“If Epic prevails at trial, it could cause a monumental shift in how Apple does business with third-party app owners who use the App Store,” Jonathan K. Osborne, partner at Gunster and member of Globalaw, tells Verdict.

Both Apple and Google have announced plans to cut fees from 30% to 15% for developers earning under $1m in annual revenue via the virtual store.

Come Together

During Apple’s April event, Cupertino executives are bound to discuss how their technology can bring people together. However, over the years the iMac maker has been accused of not doing enough to strengthen diversity at the company.

“Apple has not been embroiled in the gig economy battles, triggered by Covid, that have plagued companies like Amazon,” Petrone says. “Also, unlike Facebook and Google, Apple’s business model doesn’t rely on digital advertising, which has largely shielded the company from data privacy scandals. However, over the last few years, it had to commit itself to advance diversity and inclusion among its workforce, after criticism for its lack of diversity and unfair compensation. Apple’s diversity numbers released in January suggest that the company is putting a lot of effort into cleaning up its reputation and increasing diversity among new hires.”

Apple’s January report says that the number of underrepresented communities increased by 64% during 2020 to make up nearly 50% of Apple’s US workforce. It has also grown the number of Black US employees by more than 50%, with a 60% increase in leadership. The number of Hispanic/Latinx employees in the US has grown by more than 80%, with a 90% increase in leadership. The number of female employees worldwide has grown more than 70%, with a 85% increase in leadership.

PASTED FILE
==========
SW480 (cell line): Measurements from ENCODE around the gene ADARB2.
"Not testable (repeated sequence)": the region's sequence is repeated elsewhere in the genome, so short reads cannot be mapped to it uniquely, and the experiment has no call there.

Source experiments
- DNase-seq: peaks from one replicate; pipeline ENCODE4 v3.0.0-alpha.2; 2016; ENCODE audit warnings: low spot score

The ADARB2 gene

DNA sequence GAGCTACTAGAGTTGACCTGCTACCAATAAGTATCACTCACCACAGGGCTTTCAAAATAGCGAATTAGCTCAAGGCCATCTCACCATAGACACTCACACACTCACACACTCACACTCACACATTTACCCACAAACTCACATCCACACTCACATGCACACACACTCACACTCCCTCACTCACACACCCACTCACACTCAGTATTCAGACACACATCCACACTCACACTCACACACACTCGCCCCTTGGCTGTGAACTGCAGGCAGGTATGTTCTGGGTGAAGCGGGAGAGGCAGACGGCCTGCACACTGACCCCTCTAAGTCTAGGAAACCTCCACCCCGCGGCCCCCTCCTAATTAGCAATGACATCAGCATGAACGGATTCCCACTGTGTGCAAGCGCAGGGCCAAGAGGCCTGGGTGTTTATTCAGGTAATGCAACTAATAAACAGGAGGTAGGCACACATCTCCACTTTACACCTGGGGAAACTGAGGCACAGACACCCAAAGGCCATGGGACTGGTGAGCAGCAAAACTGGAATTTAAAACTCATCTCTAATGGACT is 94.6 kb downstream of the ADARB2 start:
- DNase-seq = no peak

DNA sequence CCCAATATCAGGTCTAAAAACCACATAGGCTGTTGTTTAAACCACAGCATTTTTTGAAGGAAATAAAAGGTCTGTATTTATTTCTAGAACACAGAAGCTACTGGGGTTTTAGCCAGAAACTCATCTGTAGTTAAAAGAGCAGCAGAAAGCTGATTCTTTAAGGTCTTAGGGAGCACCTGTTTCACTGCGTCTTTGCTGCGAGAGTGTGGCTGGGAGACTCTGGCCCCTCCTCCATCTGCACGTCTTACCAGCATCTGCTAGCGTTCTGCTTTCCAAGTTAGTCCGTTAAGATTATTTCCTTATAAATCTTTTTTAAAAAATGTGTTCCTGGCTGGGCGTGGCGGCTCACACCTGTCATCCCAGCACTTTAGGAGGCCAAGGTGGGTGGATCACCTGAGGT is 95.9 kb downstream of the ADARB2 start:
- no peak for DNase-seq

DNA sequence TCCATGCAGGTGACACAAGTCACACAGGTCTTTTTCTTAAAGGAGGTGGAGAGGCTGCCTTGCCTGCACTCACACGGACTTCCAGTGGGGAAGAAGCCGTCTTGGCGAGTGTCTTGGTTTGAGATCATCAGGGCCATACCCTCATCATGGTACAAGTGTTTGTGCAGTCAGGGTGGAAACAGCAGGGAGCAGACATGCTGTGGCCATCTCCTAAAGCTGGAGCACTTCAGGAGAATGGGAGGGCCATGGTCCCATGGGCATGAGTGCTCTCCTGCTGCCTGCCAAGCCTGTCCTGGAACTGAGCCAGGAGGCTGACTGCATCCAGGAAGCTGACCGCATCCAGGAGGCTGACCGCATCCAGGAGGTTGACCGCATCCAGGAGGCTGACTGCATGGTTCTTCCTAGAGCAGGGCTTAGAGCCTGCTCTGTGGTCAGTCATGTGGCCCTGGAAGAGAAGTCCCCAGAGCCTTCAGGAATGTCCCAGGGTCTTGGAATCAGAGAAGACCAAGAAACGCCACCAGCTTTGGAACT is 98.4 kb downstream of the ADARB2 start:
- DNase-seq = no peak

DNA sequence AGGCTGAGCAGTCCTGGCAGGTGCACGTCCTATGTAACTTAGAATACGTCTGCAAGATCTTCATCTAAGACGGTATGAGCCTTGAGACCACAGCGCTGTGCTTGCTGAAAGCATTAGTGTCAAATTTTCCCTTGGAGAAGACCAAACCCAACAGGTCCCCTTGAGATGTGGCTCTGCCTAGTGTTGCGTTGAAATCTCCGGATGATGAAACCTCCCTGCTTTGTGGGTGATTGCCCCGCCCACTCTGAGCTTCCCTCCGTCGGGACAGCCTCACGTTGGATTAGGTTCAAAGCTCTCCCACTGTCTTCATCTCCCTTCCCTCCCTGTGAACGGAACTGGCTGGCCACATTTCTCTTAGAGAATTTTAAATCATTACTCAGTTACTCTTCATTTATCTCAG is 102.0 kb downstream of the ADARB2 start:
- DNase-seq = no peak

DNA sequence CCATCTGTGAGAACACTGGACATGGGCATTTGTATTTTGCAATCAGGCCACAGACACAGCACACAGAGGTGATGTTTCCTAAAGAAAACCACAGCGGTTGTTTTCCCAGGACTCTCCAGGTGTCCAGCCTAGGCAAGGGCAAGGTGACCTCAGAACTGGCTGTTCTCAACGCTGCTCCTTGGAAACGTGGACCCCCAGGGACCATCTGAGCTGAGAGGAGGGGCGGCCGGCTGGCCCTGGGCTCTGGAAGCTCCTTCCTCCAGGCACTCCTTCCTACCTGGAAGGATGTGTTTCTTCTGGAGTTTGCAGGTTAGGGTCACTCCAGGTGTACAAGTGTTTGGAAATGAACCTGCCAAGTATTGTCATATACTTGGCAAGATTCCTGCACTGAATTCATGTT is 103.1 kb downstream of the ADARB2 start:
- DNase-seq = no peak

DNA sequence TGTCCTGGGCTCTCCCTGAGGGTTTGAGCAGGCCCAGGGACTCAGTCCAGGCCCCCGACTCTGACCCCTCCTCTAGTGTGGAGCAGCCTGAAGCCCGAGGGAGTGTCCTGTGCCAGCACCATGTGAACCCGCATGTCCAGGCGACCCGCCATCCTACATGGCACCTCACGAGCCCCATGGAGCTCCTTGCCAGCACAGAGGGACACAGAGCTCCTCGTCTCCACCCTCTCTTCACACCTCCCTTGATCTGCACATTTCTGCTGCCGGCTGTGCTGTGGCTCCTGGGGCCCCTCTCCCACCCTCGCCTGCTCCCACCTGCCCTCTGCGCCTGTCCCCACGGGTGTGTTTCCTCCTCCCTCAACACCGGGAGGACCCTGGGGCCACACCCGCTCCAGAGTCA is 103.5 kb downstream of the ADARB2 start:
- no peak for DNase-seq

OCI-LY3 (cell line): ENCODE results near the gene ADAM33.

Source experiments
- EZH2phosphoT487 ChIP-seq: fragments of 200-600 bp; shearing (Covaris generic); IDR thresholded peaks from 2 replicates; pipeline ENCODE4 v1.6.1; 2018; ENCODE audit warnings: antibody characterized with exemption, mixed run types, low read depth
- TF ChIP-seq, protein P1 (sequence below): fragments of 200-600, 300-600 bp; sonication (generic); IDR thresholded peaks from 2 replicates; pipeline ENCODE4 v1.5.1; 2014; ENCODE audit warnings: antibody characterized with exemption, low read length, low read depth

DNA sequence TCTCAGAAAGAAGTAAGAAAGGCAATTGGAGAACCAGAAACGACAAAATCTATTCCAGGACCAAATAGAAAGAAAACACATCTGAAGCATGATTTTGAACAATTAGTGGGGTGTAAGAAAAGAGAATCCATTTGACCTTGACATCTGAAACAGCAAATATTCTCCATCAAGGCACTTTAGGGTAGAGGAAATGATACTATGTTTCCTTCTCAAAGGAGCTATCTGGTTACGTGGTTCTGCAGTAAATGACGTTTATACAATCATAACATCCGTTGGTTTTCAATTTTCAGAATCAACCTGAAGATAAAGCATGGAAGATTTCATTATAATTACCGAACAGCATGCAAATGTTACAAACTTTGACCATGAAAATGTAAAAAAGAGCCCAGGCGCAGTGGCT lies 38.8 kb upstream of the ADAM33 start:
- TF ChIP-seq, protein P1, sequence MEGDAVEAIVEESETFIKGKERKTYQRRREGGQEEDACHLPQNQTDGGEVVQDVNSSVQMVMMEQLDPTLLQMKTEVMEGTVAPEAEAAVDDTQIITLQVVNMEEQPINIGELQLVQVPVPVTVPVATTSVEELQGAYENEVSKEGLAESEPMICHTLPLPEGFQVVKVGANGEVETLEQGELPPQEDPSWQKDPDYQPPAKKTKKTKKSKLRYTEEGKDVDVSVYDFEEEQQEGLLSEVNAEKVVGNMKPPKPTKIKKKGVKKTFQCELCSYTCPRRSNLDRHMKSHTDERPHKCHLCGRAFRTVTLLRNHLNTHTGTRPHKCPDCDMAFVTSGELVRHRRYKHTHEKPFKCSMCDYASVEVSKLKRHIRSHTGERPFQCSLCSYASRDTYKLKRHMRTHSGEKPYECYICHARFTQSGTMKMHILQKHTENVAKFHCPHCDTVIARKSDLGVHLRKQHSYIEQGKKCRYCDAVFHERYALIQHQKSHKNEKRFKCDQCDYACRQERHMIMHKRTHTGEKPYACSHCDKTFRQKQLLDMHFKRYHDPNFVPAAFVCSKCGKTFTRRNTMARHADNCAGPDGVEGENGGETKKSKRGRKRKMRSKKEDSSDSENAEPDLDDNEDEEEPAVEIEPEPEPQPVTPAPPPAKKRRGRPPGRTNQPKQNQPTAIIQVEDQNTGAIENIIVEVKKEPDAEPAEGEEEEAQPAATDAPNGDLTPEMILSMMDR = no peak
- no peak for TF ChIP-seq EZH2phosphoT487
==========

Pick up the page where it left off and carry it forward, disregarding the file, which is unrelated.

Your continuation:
Rising up to the challenge of our rival

Apple’s April event will most likely announce a new line-up of products. However, these products are not alone in the market. Apple is facing massive competition from competitors like Google, BlackBerry, Dell, Fujitsu, Microsoft and Samsung who are creating their own devices and solutions, attempting to beat Apple at its own game.

GlobalData’s analysis of Apple’s strengths and weaknesses suggests that the intense competition in this space has been “characterised by aggressive price cutting and resulting downward pressure on gross margins, continual improvement in product price/performance characteristics and frequent introduction of new products.”

The competition has also created “short product life cycles and price sensitivity of consumers.”

While the $2tn brand is seemingly staying abreast of the competition for now, the products announced at Apple’s April event will surely help determine how successful it will continue to be.

Verdict reached to Apple for comment to this article. Apple didn’t reply prior to the publication of this story.